Subjects out, Classifications back in.

The actual projects

The point of having a central API is that when we want to build a new project we’re already working with a very familiar toolset – the way we log people in, do signup forms, ask for a Subject, send back Classifications – all of this is completely standard. In fact if you’re building in JavaScript (which we almost always are these days) then there’s a client library called ‘Zooniverse’ (meta I know) available here on GitHub.

Having a standard API and client library for talking to it meant that we built the Zooniverse project Planet Four in less than 1 week! That’s not to say it’s trivial to build projects, it’s definitely not, but it is getting easier. And having this standardised way of communicating with the core Zooniverse means that the bulk of the effort when building Planet Four was exactly where it should be – the fan drawing tools – the bit that’s different from any of our other projects.

Screen Shot 2013-06-26 at 8.19.22 AM

So how do we actually build our projects these days? We build our projects as JavaScript web applications using JavaScript web frameworks such as Spine JS, Backbone or something completely custom. The point being, that all of the logic for how the interface should behave is baked into the JavaScript application – Ouroboros doesn’t try and help with any of this stuff.

Currently the majority of our projects are hosted using the Amazon S3 static website hosting service. The benefits of this are numerous but key ones for us are:

  1. There’s no webserver serving the site content, that is http://www.galaxyzoo.org resolves to an S3 bucket. When you access the Galaxy Zoo site S3 does all of the hard work and we just pay for the bandwidth from S3 to your computer.
  2. Deploying is easy. When we want to put out a new version of any of our sites we just upload new timestamped versions of the files and your browser starts using them instead.
  3. It’s S3 – Amazon S3 is a quite remarkable service –  a significant fraction of the web is using it. Currently hosting more than 2 trillion (yes that’s 12 zeroes) objects and regularly serving more than 1 million requests for data per second the S3 service is built to scale and we get to use it (and so can you).

Amazon S3 is a static webhost (i.e. you can’t have any server-side code running) so how do we make a static website into a Zooniverse project you can log in to when we can’t access database records? The main site functions just fine – these JavaScript applications (such as the current Galaxy Zoo or any recent Zooniverse project) implement what is different about the project’s interface. We then use a small invisible iFrame on each website that actually points to api.zooniverse.org which is Ouroboros. When you use a login form we actually set a cookie on this domain and then send all of our requests back to the API through this iFrame. This approach is a little unusual and with browsers tightening up the restrictions on third-party cookies if looks like we might need to swap it out for a different approach but for now it’s working well.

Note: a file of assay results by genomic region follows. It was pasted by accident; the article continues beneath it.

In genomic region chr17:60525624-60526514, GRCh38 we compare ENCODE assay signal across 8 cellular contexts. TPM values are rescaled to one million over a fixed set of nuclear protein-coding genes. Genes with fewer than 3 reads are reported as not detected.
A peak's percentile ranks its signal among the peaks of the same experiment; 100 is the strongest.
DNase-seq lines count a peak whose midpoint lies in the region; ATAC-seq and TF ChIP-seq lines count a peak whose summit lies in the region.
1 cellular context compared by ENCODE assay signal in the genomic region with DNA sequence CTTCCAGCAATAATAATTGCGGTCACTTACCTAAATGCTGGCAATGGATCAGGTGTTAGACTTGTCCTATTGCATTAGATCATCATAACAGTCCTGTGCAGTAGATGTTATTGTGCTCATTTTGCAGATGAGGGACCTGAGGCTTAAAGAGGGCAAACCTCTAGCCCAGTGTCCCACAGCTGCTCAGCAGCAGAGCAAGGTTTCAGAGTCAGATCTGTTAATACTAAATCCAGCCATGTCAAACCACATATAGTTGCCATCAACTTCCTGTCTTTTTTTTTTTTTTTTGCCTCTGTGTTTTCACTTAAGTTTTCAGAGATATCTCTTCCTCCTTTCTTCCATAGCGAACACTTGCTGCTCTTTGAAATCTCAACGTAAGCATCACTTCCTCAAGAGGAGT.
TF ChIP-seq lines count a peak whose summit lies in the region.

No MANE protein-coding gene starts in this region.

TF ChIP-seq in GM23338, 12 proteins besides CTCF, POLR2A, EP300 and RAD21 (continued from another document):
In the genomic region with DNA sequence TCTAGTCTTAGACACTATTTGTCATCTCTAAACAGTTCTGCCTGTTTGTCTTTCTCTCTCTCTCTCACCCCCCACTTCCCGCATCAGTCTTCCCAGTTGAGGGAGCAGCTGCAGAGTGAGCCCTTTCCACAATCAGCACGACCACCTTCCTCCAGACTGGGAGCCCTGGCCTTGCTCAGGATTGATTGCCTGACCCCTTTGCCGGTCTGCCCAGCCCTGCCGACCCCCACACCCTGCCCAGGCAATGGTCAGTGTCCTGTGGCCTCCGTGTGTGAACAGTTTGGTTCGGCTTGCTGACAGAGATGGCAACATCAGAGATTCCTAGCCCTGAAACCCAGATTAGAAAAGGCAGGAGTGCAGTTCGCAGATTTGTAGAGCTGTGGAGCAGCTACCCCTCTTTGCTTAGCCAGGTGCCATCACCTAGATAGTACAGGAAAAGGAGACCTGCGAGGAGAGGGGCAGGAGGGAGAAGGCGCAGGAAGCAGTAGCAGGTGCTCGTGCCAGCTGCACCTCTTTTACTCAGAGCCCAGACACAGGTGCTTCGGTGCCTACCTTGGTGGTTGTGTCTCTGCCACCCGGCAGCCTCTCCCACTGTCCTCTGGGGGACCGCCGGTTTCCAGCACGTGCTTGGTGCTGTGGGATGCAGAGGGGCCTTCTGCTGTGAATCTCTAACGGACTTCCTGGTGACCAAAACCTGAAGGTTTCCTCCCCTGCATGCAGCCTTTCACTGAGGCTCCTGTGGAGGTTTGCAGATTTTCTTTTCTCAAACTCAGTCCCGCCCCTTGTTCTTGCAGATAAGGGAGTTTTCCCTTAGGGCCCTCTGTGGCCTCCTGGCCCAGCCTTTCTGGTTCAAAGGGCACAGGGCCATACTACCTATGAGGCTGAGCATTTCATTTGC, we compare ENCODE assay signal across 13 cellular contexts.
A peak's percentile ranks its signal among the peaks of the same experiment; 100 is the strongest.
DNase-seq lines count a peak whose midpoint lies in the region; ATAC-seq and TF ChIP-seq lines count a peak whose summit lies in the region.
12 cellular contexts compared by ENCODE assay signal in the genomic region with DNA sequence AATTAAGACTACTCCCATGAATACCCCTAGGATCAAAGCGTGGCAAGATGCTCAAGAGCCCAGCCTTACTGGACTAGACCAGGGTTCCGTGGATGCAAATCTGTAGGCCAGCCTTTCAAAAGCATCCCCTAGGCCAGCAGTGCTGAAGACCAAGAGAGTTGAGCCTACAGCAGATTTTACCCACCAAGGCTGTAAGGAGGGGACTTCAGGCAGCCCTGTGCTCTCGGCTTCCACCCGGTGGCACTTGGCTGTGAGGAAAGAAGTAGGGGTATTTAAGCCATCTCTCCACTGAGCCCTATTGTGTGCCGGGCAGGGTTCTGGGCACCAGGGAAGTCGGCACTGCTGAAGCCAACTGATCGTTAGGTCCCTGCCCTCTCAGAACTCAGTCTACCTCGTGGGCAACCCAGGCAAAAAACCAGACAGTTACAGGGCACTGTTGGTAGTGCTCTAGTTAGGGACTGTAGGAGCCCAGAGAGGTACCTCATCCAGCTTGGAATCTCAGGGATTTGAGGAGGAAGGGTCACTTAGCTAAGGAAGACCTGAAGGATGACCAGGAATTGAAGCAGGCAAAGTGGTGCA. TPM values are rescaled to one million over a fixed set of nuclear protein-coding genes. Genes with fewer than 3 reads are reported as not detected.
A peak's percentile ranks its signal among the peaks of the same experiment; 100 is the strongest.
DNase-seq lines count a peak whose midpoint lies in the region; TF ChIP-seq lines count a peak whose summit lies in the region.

Summing up

If you’re like me then when you read something you read the opening, look at the pictures and then skip to the conclusions. I’ll summarise here just incase you’re doing that too:

In the Zooniverse there’s a clear separation between the API (Ouroboros) and the citizen science projects that the community interact with. Ouroboros is a custom-built, highly scalable application built in Ruby on Rails, that runs on Amazon Web Services and uses MongoDB, Redis and a few other fancy technologies to do its thing.

The actual citizen science projects that people interact with are these days all pure JavaScript applications that are hosted on Amazon S3 and they’re pretty much all open source. They’re generally still bespoke applications each time but share common code for talking to Ouroboros.

What I didn’t talk about in this post are the hardest bits we’ve solved in Ouroboros – namely all of the logic about how to make finding Subjects for people quickly and other ‘smart stuff’. That’s coming up next.

Putting the ‘citizen’ in ‘citizen science’

I was slightly surprised to see my twitter feed this morning filling up with comments about how the term ‘citizen’ appears in writing about science, and about public engagement with science. This seems to be coming from Roland Jackson’s post in response to the publication of a report called ‘What publics? When?’ from Sciencewise, an organisation that gives advice on science policy to government. Roland’s point is that perhaps the reason we get ourselves in a tangle when talking about public engagement is the word ‘public’, thinking that ‘citizen’ does a better job of breaking down the divide between ‘us’ doing the engagement and the ‘public’ being engaged. (There’s another engaging comparison on Nottingham’s ‘Making Science Public’ blog.)